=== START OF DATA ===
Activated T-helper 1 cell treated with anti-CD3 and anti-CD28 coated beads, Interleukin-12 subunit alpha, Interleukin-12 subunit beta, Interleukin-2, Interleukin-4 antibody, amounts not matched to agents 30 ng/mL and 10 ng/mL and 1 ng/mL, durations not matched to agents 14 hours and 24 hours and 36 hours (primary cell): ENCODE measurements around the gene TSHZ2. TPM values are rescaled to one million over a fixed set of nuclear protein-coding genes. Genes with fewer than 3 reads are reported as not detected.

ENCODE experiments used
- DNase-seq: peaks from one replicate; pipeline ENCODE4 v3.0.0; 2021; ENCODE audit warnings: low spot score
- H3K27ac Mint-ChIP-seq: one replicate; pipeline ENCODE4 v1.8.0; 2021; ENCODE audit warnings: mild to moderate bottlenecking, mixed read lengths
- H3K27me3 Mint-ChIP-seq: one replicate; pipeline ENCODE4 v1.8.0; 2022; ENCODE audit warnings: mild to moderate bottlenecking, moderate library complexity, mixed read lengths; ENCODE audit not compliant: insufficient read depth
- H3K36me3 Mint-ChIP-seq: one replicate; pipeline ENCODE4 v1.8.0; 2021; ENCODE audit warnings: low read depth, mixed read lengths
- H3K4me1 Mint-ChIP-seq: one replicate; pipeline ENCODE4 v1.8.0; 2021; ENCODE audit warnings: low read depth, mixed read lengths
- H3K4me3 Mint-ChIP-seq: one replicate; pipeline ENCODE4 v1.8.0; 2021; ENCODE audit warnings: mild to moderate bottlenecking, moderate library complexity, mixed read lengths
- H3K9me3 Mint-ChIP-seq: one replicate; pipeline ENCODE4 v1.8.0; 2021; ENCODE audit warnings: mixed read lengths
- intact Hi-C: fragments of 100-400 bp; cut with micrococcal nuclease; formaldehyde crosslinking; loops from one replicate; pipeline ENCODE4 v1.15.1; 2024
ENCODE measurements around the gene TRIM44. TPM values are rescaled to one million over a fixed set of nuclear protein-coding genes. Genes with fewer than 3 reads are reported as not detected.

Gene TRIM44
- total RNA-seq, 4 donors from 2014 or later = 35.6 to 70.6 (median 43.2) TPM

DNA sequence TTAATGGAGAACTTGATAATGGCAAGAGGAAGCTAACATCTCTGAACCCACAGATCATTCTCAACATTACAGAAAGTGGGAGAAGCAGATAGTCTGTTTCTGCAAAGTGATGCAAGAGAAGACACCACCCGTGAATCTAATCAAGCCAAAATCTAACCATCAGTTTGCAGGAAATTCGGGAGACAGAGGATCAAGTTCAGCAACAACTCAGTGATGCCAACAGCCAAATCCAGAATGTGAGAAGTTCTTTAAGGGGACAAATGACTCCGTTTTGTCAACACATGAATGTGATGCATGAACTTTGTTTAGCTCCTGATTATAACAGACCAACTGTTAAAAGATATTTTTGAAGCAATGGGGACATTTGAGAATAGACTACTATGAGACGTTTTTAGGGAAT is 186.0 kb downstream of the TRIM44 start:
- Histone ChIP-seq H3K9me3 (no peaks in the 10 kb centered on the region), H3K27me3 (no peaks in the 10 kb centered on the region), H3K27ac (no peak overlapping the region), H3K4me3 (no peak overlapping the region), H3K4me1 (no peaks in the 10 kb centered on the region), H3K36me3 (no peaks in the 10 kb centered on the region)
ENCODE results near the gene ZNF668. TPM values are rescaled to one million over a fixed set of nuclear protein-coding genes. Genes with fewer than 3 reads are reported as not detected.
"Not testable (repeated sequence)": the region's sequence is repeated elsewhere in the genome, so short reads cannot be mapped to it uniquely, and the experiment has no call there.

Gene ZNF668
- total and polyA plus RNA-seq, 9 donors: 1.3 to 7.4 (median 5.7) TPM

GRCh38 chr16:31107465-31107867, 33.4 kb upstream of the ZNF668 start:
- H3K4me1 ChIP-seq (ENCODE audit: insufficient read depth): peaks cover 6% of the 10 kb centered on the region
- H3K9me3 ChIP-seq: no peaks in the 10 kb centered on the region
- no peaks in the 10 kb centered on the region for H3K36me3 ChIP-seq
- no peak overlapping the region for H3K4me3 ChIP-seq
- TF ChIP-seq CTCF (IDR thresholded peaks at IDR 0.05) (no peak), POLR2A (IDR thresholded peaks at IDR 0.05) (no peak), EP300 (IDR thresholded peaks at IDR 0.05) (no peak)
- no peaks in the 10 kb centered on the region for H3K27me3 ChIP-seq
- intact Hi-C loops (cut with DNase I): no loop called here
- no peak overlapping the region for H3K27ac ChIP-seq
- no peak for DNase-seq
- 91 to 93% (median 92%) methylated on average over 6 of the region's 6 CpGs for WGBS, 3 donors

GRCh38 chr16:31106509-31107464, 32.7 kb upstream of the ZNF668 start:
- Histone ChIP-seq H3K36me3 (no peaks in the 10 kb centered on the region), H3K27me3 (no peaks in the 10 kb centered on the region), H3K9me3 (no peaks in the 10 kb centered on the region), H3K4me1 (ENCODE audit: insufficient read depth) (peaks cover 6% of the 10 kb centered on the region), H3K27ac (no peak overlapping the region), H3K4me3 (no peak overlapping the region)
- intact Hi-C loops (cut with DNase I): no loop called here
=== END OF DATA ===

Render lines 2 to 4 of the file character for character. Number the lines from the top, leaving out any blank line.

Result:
ENCODE experiments used
- DNase-seq: peaks from one replicate; pipeline ENCODE4 v3.0.0; 2021; ENCODE audit warnings: low spot score
- H3K27ac Mint-ChIP-seq: one replicate; pipeline ENCODE4 v1.8.0; 2021; ENCODE audit warnings: mild to moderate bottlenecking, mixed read lengths